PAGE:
Augustana should speak against regressive Iowan legislation

Carly Davis

On Wednesday, March 8, the Iowa legislature passed a bill banning gender-affirming care for transgender and gender non-conforming children in the state. 

If the governor signs the bill into law, the bill would prevent doctors from prescribing puberty blockers or hormone replacement therapy for minors. 

As a Wisconsinite, the fear this legislation causes is familiar, although previously-red, recently-blue Wisconsin luckily has a Democratic governor in Tony Evers. Governor Kim Reynolds, the notorious antagonist of conversations with my Iowan friends, is nearly certain to sign the bill into law.

As a longstanding institution of the Quad Cities, Augustana College should take a hard stance against the ideology this bill encourages. 

In stride with the college’s recent announcement of a $10,000 grant to fund gender-affirming speech therapy at a lower cost, Augustana would do well to provide social programming and philanthropic projects to empower and provide for transgender community members on and off campus. 

Higher education institutions have an obligation to educate students academically, set them up for vocational success and enrich them ethically and culturally. 

These obligations inform and bolster each other, so encouraging all students to have a functional understanding of transgender issues reiterates the school’s interest in producing well-informed and empathetic graduates. 

On April 22, 2022, the office of student inclusion and diversity (OSID) hosted Night of Noise, an event including a drag show among other activities for “the Augustana Community and their guests.” 

The school previously held Night of Noise: Viva las Divas in 2017, though that event was sponsored by the college’s Gender-Sexuality Alliance (GSA). 

In the wake of Tennessee’s drag ban and right-wing outcry at something as innocent as a drag storytime event, Augustana’s sponsorship of a similar event would solidify the college’s stance not only in support of LGBT+ students and community members but also against the voices and rhetoric that oppose drag.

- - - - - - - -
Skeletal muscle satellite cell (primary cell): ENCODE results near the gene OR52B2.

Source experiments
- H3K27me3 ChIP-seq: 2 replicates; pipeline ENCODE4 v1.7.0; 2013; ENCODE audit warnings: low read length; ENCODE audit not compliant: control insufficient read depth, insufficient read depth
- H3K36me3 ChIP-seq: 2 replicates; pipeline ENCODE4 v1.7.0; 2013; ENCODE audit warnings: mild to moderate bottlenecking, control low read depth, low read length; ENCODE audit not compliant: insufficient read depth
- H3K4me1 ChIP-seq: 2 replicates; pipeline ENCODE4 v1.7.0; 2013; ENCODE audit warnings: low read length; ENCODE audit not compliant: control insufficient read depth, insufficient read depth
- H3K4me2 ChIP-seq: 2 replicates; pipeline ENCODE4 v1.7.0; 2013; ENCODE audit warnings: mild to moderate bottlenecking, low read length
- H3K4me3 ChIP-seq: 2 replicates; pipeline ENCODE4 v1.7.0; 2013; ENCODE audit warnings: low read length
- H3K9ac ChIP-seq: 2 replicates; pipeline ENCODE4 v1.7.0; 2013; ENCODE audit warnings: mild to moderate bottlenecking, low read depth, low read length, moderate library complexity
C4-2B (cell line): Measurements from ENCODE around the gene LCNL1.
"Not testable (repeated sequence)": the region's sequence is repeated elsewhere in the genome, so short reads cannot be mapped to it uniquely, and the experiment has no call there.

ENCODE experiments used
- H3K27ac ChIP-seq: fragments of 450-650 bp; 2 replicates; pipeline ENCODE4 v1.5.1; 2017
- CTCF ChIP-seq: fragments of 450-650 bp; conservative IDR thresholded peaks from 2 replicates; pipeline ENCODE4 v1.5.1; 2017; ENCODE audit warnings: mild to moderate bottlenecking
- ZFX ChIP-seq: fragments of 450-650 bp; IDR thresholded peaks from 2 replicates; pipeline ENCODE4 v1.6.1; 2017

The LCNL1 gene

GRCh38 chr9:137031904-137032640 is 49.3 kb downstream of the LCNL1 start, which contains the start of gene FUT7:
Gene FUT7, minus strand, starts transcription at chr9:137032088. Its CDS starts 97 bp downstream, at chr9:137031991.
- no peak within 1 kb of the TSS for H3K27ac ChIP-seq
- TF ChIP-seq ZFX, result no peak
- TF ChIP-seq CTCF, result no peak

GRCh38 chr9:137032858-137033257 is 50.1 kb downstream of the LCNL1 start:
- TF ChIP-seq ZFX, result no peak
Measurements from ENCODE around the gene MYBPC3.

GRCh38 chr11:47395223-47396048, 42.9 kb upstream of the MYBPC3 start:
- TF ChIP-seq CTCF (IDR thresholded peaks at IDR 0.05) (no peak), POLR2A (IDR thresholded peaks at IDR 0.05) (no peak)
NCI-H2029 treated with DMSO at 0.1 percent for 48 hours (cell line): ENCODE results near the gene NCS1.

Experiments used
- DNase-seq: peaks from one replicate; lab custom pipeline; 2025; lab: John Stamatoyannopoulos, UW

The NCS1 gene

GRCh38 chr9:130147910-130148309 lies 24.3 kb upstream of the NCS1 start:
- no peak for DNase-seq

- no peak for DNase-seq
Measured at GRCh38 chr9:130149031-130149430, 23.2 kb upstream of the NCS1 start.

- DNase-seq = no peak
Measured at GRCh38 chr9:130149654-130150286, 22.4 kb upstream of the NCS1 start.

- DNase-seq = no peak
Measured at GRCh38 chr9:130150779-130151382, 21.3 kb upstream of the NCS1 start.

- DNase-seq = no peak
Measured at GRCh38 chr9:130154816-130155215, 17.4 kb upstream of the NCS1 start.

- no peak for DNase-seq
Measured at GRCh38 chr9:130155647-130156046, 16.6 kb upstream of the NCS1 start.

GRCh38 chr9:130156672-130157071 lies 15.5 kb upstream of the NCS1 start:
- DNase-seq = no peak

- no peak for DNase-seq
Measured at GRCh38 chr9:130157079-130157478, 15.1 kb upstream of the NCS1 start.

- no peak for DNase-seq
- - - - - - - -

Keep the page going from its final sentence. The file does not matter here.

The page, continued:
While it’s unlikely that Augustana would financially sponsor trans teenagers and children seeking gender-affirming care on the Illinois side of the river, more intermediate, actionable measures are possible. 

To remain silent and stagnant during the increase in anti-trans sentiment isn’t a good look for the college, regardless of the school’s history of supporting the queer community. 

Promoting Clock Inc., instituting all-gender bathrooms and supporting peer-led support groups for LGBT+ students is a fantastic start. 

But the school has a reach that extends beyond its campus. 

Funding a designated community library of “banned books” and queer literature would secure access to that information for people who need it. 

Faculty members should examine their curriculum (whether that entails reading lists, project opportunities or other areas of focus) and consider the space they give to transgender perspectives. 

From reading Virginia Woolf’s “Orlando” in the modern age to highlighting contemporary trans voices to focusing on trans healthcare, Augustana’s faculty have the vital and important opportunity to develop the agenda that the Iowa legislature fears. 

At his March 13 “America First” event in Davenport, Iowa at the Adler Theatre, Donald Trump railed against the “woke ideology” taught in public schools, arguing that American children need to be protected from the manipulative intentions of the academic left. 

I think it’s about time schools actually became as pro-trans as the hysterical right thinks they are. 

At the very least, the college and its new president must make a confident statement in clear support of the Quad Cities’ transgender population: the trans students at Augustana, the transgender community in nearby neighborhoods and the scared trans kids across the river.